Thursday, December 28, 2006

Iraq: Pace Pops the Cork on Troop Surge?

From the noise broadcast on MSNBC Thursday morning, it appears that Joint Chiefs of Staff Chairman Peter Pace will roll over and come out in support of a troop increase in Iraq. If this comes to pass, I'll hardly be surprised. It was just a matter of time before the generals fell in lockstep with the neoconservative plan to escalate the war, further militarize American society, and permanently commit U.S. foreign policy to global domination through armed force.

Earlier this week I noted that the escalation option was proposed by William Kristol side man Frederick Kagan in a presentation titled "Choosing Victory." Kagan's presentation also proposes an increase in the personnel end strength of America's Army and Marine Corps.

Young Mister Bush will most likely buy off on both proposals, which means that America is about to buy another one-way ticket to Palookaville.

New York Times Sells Neocon Madness--Again

Marc Santora is the latest New York Times reporter to wittingly or unwittingly be taken in by the neoconservative/military/industrial line of claptrap. In a December 28 piece, he alternately illustrates why the situation in Iraq is militarily unwinnable, yet echo chambers the standard Rovewellian points about why U.S. military force is necessary in Iraq.
BAGHDAD, Dec. 27--The car parked outside was almost certainly a tool of the Sunni insurgency. It was pocked with bullet holes and bore fake license plates. The trunk had cases of unused sniper bullets and a notice to a Shiite family telling them to abandon their home.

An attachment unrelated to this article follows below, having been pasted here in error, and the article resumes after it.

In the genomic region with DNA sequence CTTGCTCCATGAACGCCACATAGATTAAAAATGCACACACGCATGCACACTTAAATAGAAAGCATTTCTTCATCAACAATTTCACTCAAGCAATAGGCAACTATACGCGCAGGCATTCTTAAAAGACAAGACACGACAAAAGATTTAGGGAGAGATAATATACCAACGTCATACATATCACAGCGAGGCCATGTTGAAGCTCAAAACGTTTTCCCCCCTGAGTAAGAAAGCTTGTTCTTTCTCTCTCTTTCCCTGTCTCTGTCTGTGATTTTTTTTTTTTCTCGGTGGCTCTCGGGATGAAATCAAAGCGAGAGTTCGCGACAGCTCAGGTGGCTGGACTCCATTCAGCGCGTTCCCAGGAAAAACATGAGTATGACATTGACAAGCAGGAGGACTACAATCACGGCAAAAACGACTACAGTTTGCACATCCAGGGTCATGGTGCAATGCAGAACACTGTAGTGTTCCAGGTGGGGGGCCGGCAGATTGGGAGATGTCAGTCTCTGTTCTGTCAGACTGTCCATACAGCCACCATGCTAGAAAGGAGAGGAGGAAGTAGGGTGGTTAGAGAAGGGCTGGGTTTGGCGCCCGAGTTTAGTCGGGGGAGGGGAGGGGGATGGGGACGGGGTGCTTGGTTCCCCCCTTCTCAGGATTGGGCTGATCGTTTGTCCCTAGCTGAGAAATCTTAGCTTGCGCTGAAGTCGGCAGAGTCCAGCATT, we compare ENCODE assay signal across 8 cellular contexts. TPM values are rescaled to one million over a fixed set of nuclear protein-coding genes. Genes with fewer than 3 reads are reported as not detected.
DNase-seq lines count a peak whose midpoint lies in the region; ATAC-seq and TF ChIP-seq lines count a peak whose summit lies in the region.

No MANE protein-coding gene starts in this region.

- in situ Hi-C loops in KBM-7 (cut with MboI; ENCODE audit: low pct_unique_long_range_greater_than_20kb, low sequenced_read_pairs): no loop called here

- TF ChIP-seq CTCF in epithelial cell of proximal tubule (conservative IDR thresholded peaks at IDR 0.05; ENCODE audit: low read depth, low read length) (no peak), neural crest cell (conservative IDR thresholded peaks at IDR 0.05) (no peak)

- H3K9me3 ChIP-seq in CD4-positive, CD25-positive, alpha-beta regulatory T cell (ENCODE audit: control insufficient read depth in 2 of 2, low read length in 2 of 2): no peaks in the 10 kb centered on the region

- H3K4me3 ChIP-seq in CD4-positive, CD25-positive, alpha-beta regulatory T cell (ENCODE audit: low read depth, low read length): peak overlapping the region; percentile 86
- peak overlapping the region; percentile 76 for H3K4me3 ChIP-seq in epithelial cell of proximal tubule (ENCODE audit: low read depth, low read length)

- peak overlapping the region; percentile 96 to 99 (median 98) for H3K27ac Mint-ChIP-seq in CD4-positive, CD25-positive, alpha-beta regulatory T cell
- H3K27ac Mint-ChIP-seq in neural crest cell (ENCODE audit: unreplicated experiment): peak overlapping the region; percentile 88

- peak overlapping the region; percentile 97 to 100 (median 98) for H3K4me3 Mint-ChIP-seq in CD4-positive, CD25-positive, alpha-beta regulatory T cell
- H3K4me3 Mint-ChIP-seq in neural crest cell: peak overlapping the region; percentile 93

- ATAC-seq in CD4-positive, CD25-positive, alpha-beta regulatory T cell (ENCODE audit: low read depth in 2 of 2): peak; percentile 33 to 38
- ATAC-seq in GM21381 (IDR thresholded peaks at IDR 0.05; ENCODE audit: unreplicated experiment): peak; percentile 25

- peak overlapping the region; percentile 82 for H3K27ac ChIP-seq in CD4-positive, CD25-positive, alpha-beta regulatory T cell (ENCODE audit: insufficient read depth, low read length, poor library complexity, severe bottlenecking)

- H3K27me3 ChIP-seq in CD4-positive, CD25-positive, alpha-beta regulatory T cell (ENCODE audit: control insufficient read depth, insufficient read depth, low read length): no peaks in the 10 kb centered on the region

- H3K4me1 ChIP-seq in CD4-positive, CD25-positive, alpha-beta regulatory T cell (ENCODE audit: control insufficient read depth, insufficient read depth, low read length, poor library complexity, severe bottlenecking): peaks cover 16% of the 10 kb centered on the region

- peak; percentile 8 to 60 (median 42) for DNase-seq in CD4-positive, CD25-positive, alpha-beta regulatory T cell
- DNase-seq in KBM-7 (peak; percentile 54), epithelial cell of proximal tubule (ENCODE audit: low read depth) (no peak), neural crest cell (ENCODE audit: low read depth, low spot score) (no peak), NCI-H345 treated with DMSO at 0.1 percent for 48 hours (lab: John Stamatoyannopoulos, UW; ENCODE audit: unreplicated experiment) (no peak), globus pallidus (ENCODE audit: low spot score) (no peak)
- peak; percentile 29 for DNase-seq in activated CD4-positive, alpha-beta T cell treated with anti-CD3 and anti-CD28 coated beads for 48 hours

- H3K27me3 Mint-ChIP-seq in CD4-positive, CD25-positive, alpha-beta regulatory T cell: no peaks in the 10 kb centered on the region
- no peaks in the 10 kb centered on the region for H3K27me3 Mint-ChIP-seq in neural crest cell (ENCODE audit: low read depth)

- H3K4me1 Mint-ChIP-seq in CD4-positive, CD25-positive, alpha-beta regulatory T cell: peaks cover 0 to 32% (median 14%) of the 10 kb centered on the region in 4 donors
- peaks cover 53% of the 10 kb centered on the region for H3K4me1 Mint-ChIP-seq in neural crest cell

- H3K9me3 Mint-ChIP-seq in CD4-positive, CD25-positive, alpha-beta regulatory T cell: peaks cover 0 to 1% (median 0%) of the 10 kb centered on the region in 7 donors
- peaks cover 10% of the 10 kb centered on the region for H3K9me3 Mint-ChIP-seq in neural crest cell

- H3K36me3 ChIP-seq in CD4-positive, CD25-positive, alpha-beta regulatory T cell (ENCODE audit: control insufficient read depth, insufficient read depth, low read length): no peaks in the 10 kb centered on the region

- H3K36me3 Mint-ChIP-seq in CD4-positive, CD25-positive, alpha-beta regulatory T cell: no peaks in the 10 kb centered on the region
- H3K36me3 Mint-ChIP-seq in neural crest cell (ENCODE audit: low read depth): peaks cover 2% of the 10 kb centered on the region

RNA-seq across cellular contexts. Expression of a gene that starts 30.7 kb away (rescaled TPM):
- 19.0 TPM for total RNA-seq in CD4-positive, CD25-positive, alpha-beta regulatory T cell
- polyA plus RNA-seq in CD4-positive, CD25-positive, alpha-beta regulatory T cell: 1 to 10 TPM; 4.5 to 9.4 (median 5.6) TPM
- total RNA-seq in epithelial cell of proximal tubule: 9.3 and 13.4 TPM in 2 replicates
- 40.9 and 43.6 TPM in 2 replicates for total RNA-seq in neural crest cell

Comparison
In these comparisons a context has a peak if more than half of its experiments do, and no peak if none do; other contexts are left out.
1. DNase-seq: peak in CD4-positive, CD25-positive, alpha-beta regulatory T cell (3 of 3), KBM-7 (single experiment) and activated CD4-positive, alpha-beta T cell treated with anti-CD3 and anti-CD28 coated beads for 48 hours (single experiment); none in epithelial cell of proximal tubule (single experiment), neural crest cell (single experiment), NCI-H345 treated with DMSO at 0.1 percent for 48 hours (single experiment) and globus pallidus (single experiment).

“Otherwise, your rotten heads will be cut off,” the note read.

The soldiers who came upon the car in a Sunni neighborhood in Baghdad were part of a joint American and Iraqi patrol, and the Americans were ready to take action. The Iraqi commander, however, taking orders by cell phone from the office of a top Sunni politician, said to back off: the car’s owner was known and protected at a high level.

For Maj. William Voorhies, the American commander of the military training unit at the scene, the moment encapsulated his increasingly frustrating task — trying to build up Iraqi security forces who themselves are being used as proxies in a spreading sectarian war. This time, it was a Sunni politician — Vice Prime Minister Salam al-Zubaie — but the more powerful Shiites interfered even more often.
“I have come to the conclusion that this is no longer America’s war in Iraq, but the Iraqi civil war where America is fighting,” Major Voorhies said.

Major Voorhies told Santra that, “I have come to the conclusion that this is no longer America’s war in Iraq, but the Iraqi civil war where America is fighting.”

It sounds like Major Voorhies finally took up the coffee habit.

Lieutenant Colonel Steven Mitska, who oversees combat operations in a large part of western Baghdad, told Santora that:
I have personally witnessed about a half-dozen of these incidents of what I would call political pressure, where a minister or someone from a minister’s office contacts one of these Iraqi commanders…

…These politicians are connected with either the militias or Sunni insurgents…

…I believe everyone, to some extent, is influenced by the militias… While some Iraqi security forces may be complicit with the militias, others fear for their families when confronting the militia, and that is the more pervasive threat…

…Who would design this mess?… It is like an orchestra where everyone is playing a different song.

It is a Hobbesian quagmire, one that our troops shouldn't be in the middle of. Santora quotes Major Voorhies as saying, “Sometimes I feel like I work for the Iraqi government,” and "I don't know what the answer is."

Major Voorhies isn't alone. Nobody knows what the answer is, because there isn't one.